Alzheimer’s disease, affecting some 47 million people worldwide, for now remains an irreversible and fatal brain disorder. Taking a proactive approach, an Israeli brain researcher is developing a vaccine against this devastating disease.
Most vaccines work by mounting an immune response toward a weakened pathogen to boost the immune system’s ability to fight the real pathogen. Prof. Eitan Okun’s vaccine primes the body to attack amyloid beta protein accumulations in the brain, one of the signature signs of Alzheimer’s disease.
Experiments on mice in Okun’s Paul E. Feder Alzheimer’s Research Lab at Bar-Ilan University in Ramat Gan reportedly have shown great promise.
He is now preparing to design human trials on people at known risk of developing the disease in their 50s or younger: those genetically inclined toward Alzheimer’s and people with Down syndrome.
“These critical trials will determine whether the vaccine actually works in humans,” said Okun, who also is investigating why people with Down syndrome are more apt to develop Alzheimer’s. The mice he used in his experiments were engineered to mimic Down syndrome.
“Depending on the success rate and side effects from [human] testing, we will be able to know how much more time is needed to make the vaccine available on a global scale. I am convinced that a vaccination approach is the way to go with neurodegenerative diseases,” said Okun.
In addition to his potentially groundbreaking vaccine, Okun is investigating new ways to diagnose Alzheimer’s earlier and more accurately using advanced MRI technologies to detect initial signs of amyloid protein clumps in the brain.
“My researchers and I have been seeking to construct a protein that could enter the bloodstream, make it through the blood-brain barrier, bind to the amyloids and then be visible in an MRI scan,” he said.
“I am always looking for new angles to attack this disease. I have never been more optimistic that prevention of the disease will be achieved.”
Targets for early intervention
Okun, 39, earned his master’s and doctorate in immunology at Bar-Ilan and did a post-doctoral fellowship at the National Institutes of Health in the United States.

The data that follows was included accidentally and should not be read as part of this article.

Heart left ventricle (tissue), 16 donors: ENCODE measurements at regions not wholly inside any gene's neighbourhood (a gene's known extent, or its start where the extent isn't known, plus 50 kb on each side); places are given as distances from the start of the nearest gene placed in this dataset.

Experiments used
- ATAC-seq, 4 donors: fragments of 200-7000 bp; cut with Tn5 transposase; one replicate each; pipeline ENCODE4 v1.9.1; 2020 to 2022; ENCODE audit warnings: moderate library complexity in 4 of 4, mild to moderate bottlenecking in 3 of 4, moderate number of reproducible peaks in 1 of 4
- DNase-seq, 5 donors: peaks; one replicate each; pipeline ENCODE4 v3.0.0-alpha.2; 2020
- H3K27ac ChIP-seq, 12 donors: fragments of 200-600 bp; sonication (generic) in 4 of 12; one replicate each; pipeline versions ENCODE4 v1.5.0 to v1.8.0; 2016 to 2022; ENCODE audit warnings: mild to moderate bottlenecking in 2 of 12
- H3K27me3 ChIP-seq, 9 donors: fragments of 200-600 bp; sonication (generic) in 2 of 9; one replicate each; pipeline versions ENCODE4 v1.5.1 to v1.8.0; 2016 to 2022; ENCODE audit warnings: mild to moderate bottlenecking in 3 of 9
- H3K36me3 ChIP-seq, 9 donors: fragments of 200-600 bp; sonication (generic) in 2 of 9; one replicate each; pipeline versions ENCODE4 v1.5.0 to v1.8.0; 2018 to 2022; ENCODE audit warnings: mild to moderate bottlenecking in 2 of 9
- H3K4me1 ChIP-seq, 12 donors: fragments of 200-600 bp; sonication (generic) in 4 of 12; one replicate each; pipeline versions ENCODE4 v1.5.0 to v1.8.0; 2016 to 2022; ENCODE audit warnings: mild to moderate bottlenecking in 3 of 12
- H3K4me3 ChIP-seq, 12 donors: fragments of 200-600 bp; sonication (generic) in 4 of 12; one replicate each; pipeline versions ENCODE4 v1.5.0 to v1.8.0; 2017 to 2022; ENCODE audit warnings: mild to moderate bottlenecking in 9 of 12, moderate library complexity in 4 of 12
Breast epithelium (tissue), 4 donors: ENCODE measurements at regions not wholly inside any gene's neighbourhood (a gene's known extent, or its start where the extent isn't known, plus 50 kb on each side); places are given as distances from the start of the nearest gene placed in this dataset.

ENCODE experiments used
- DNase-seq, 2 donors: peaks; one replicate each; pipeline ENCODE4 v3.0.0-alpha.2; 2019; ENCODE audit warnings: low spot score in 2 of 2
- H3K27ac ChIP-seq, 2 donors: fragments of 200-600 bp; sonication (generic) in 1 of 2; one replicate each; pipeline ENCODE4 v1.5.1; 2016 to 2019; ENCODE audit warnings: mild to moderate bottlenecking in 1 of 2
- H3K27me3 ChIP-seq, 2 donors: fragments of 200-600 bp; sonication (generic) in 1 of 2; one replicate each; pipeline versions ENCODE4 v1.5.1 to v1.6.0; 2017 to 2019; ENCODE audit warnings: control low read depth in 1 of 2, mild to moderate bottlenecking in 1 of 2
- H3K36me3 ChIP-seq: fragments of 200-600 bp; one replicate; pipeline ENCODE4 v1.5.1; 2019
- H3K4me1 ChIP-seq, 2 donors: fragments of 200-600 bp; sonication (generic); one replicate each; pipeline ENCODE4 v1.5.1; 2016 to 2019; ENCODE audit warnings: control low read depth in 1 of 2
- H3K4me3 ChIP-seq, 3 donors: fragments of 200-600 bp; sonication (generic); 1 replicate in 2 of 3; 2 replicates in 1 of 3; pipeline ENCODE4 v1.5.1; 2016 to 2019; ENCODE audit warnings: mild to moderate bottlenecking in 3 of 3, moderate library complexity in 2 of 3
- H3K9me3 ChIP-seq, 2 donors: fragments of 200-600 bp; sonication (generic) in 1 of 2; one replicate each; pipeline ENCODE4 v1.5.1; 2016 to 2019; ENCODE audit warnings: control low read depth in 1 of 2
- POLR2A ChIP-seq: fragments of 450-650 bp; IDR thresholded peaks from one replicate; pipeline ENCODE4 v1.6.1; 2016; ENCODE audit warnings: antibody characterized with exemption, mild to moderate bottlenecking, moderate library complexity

He is a senior lecturer in both the Leslie and Susan Gonda (Goldschmied) Multidisciplinary Brain Research Center and the Mina and Everard Goodman Faculty of Life Sciences at Bar-Ilan.
Aside from his vaccine, he advises that a combination of physical exercise and environmental stimulation can help the brain ward off Alzheimer’s disease by increasing and strengthening the connections of the dendritic spines, which mediate our capacity to generate memories.
“In our lab we use multidisciplinary techniques to pursue two goals: to identify the neural mechanisms associated with mild cognitive impairment, and, at the same time, to look for signposts that would allow physicians to identify at-risk patients, so they can receive preventative treatment for dementia before it’s too late,” said Okun.
He also studies ways to better prevent and diagnose other neurological conditions, such as Parkinson’s disease.
“There is currently no cure for neurodegenerative diseases like Alzheimer’s and Parkinson’s, and medical science can only identify such conditions behaviorally – through the symptoms that indicate that brain tissue has already been destroyed,” he explained.
“Our challenge is to find the clues in molecular biology and biochemistry of the brain that would indicate there’s a problem, and would also give us possible targets for early drug intervention.”
Although he has been studying the brain for many years, Okun gained a personal perspective on the importance of neurodegeneration research when his father was diagnosed with dementia in his 60s.
“By the time the changes in his motor and cognitive function became apparent, the brain tissues were already lost. It is my hope that, by gaining a fuller understanding of what happens to our brains as we age, we will be able to help more people live a fuller, more cognitively healthy life.”